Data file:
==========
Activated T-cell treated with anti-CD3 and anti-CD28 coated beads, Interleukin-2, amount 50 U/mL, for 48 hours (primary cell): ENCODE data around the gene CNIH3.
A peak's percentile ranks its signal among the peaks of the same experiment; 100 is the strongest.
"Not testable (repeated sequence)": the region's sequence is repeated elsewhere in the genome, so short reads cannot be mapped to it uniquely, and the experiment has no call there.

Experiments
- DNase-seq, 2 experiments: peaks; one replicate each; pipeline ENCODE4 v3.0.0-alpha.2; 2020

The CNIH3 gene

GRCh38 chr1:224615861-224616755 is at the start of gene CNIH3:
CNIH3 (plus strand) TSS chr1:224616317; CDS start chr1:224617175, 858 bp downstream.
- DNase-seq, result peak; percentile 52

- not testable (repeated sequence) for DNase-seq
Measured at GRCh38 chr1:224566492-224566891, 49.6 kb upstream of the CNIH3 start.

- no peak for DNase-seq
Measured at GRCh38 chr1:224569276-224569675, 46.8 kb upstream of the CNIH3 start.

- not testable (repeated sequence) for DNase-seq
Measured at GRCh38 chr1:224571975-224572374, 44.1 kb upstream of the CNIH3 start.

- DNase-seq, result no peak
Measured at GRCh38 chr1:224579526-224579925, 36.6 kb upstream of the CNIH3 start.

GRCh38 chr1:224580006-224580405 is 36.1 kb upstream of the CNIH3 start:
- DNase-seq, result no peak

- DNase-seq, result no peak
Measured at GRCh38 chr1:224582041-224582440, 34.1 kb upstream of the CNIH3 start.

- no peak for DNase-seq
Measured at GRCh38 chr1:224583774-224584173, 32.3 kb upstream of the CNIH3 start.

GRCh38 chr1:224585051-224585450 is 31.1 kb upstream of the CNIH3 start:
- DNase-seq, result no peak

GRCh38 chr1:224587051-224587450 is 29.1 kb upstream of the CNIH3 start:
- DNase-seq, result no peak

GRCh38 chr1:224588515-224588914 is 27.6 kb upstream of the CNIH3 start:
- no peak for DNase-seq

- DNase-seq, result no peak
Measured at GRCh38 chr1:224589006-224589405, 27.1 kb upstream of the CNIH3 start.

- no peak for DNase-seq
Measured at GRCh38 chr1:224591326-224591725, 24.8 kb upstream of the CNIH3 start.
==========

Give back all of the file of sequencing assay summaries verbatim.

Activated T-cell treated with anti-CD3 and anti-CD28 coated beads, Interleukin-2, amount 50 U/mL, for 48 hours (primary cell): ENCODE data around the gene CNIH3.
A peak's percentile ranks its signal among the peaks of the same experiment; 100 is the strongest.
"Not testable (repeated sequence)": the region's sequence is repeated elsewhere in the genome, so short reads cannot be mapped to it uniquely, and the experiment has no call there.

Experiments
- DNase-seq, 2 experiments: peaks; one replicate each; pipeline ENCODE4 v3.0.0-alpha.2; 2020

The CNIH3 gene

GRCh38 chr1:224615861-224616755 is at the start of gene CNIH3:
CNIH3 (plus strand) TSS chr1:224616317; CDS start chr1:224617175, 858 bp downstream.
- DNase-seq, result peak; percentile 52

- not testable (repeated sequence) for DNase-seq
Measured at GRCh38 chr1:224566492-224566891, 49.6 kb upstream of the CNIH3 start.

- no peak for DNase-seq
Measured at GRCh38 chr1:224569276-224569675, 46.8 kb upstream of the CNIH3 start.

- not testable (repeated sequence) for DNase-seq
Measured at GRCh38 chr1:224571975-224572374, 44.1 kb upstream of the CNIH3 start.

- DNase-seq, result no peak
Measured at GRCh38 chr1:224579526-224579925, 36.6 kb upstream of the CNIH3 start.

GRCh38 chr1:224580006-224580405 is 36.1 kb upstream of the CNIH3 start:
- DNase-seq, result no peak

- DNase-seq, result no peak
Measured at GRCh38 chr1:224582041-224582440, 34.1 kb upstream of the CNIH3 start.

- no peak for DNase-seq
Measured at GRCh38 chr1:224583774-224584173, 32.3 kb upstream of the CNIH3 start.

GRCh38 chr1:224585051-224585450 is 31.1 kb upstream of the CNIH3 start:
- DNase-seq, result no peak

GRCh38 chr1:224587051-224587450 is 29.1 kb upstream of the CNIH3 start:
- DNase-seq, result no peak

GRCh38 chr1:224588515-224588914 is 27.6 kb upstream of the CNIH3 start:
- no peak for DNase-seq

- DNase-seq, result no peak
Measured at GRCh38 chr1:224589006-224589405, 27.1 kb upstream of the CNIH3 start.

- no peak for DNase-seq
Measured at GRCh38 chr1:224591326-224591725, 24.8 kb upstream of the CNIH3 start.